Bridges between Psychology and Linguistics: A Swarthmore Festschrift for Lila Gleitman

Bridges between Psychology and Linguistics: A Swarthmore Festschrift for Lila Gleitman

Bridges between Psychology and Linguistics: A Swarthmore Festschrift for Lila Gleitman

Bridges between Psychology and Linguistics: A Swarthmore Festschrift for Lila Gleitman

Synopsis

Written as a tribute to Lila Gleitman, an influential pioneer in first language acquisition and reading studies, this significant book clearly establishes the relationships between psychology and linguistics. It begins with a thorough examination of issues in developmental psychology, continues with questions on perception and cognition, studies the realm of psycholinguistics, and concludes with an exploration of theoretical linguistics.

Excerpt

Lila Gleitman taught linguistics and psycholinguistics at Swarthmore College from 1968 to 1972. In just those 4 years, Lila instilled a passion for linguistic inquiry in dozens of students. Furthermore, she founded linguistic studies at the college. Several of the articles in this volume are written by people who studied with her during those years.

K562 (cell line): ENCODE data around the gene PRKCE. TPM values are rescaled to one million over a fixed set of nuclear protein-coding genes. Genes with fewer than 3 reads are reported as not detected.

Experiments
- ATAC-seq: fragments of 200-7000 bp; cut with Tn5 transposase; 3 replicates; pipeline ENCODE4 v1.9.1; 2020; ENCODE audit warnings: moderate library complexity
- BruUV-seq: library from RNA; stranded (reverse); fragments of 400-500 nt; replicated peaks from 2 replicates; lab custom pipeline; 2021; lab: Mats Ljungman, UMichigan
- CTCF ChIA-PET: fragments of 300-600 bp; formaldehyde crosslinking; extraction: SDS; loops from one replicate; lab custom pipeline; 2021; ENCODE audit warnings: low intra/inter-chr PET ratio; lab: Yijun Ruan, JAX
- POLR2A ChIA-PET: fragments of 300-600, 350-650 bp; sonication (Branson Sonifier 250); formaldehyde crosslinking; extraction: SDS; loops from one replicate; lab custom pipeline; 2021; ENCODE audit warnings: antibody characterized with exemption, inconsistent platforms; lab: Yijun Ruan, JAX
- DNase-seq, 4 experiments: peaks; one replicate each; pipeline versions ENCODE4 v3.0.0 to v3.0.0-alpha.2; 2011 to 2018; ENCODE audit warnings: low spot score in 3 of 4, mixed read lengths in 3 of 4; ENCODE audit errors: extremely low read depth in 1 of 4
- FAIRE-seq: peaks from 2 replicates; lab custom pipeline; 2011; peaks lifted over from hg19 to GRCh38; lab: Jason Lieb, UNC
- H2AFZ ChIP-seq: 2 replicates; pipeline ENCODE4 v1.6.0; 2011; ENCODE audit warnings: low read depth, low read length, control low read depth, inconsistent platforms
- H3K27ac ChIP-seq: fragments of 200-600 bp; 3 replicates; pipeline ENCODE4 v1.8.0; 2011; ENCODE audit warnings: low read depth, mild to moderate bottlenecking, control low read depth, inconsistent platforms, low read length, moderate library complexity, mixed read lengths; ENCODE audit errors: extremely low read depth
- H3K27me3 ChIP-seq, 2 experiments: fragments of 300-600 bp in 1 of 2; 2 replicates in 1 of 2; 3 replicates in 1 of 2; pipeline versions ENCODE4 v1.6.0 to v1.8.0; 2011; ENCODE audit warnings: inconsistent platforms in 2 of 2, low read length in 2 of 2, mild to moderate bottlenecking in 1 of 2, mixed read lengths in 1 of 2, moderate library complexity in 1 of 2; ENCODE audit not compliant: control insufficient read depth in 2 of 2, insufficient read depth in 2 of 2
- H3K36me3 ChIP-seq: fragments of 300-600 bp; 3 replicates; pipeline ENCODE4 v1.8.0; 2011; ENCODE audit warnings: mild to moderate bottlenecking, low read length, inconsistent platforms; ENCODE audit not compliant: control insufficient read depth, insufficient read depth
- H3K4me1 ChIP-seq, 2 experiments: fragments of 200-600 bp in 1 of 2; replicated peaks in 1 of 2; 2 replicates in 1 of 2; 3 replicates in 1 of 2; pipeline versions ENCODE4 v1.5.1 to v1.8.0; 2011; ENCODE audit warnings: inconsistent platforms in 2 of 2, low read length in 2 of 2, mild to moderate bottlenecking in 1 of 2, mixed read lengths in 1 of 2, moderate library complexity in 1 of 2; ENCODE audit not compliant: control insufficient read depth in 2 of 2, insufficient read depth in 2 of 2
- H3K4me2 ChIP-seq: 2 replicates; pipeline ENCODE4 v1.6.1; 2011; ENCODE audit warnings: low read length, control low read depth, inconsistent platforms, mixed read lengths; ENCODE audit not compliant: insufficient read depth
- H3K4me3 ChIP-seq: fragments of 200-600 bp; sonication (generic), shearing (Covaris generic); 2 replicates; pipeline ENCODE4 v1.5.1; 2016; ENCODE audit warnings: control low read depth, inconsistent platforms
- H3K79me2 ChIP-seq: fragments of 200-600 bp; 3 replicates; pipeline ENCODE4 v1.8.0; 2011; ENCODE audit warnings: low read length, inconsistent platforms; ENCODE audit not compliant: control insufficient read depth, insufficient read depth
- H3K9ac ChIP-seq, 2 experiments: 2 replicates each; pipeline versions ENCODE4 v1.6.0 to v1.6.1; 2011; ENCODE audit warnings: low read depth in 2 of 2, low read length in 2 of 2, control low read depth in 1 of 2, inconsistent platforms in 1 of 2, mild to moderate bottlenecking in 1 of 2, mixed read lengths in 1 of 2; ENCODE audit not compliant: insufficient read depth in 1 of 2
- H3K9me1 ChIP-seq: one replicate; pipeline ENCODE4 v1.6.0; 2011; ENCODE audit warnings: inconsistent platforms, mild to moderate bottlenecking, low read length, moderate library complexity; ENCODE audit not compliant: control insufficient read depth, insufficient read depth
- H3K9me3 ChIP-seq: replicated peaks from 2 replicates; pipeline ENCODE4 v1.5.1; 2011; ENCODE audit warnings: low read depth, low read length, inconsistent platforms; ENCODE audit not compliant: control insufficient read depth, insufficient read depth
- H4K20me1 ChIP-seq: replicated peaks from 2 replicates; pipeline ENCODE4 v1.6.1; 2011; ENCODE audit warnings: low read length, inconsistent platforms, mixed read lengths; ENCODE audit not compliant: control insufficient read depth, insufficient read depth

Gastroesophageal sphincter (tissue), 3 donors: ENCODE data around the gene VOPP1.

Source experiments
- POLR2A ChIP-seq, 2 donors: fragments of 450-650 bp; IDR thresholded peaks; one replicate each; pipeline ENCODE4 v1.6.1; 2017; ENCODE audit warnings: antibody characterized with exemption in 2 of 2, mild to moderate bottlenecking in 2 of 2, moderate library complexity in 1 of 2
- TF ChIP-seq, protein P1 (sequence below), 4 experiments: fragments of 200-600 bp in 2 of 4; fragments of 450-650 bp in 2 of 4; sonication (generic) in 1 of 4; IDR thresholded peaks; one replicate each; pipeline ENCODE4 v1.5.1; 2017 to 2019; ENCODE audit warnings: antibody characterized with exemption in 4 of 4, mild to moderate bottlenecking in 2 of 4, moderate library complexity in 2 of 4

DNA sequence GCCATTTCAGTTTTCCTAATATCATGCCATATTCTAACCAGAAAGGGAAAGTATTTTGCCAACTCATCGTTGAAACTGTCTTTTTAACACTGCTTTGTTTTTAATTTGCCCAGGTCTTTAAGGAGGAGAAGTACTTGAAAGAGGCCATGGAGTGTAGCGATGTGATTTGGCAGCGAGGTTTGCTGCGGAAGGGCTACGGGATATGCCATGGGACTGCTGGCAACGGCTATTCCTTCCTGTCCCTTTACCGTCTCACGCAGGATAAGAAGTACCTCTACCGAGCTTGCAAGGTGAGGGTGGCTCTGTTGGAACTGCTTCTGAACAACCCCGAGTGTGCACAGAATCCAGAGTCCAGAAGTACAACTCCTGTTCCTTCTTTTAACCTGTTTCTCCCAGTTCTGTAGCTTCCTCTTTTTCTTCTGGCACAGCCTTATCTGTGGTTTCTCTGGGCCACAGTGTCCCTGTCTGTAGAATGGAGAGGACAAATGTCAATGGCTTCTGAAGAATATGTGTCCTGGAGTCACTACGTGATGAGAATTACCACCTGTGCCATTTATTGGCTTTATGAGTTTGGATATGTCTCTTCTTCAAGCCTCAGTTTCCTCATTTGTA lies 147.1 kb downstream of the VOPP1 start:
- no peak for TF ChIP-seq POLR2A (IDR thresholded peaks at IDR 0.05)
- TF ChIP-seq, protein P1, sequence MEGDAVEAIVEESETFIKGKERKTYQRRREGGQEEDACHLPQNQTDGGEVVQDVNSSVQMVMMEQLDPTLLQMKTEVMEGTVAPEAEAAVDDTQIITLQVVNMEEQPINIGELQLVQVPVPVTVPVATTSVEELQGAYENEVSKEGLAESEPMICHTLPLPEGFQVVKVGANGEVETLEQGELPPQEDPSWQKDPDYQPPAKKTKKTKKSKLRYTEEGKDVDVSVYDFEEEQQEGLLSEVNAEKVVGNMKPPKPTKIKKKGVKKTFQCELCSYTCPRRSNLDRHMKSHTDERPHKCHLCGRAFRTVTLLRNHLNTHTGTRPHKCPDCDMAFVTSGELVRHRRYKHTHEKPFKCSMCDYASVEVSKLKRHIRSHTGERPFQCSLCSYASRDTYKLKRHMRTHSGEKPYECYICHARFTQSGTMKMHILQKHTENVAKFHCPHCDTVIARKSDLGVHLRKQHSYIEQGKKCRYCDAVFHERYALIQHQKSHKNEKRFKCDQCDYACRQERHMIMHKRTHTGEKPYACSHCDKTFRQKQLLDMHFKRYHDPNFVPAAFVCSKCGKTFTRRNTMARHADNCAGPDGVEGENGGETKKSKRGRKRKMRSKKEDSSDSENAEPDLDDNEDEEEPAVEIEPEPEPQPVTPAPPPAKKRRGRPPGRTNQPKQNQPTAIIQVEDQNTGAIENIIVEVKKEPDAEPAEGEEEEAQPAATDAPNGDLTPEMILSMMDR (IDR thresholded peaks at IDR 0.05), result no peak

Lila's influence on Swarthmore students and alumni extends well beyond those 4 years. As a psychologist of language, Lila has dedicated herself to the study of the language of one of our most unempowered groups--children, particularly blind and deaf children. She has been a pioneer in first-language acquisition and reading studies, and her work has helped to establish the legitimacy of these fields. Researchers in child language, in reading, and in the acquisition, processing, and production of language in alternate modalities are all, directly or indirectly, Lila's students. It is in this spirit that other Swarthmore alumni contributed to this volume.

Lila spans the gap from developmental psychology to theoretical linguistics in multiple ways. She has provided strong evidence that structure can influence the acquisition of language's syntactic and semantic rules. Her work serves as a model to any scholar brave enough to attempt such a bridge. Lila's work with Feldman and Goldin-Meadow in 1978 on children from whom linguistic communication was withheld offers persuasive evidence that the language mechanism is innate in the human brain. Precisely this kind of work forms the foundation upon which theories of universal grammar stand. Lila has made the balancing act of universal grammarians less precarious. And in the desire to laud Lila for this work, still other alumni contributed to this volume.

There are 14 articles here, ranging from those that fall squarely in the area . . .

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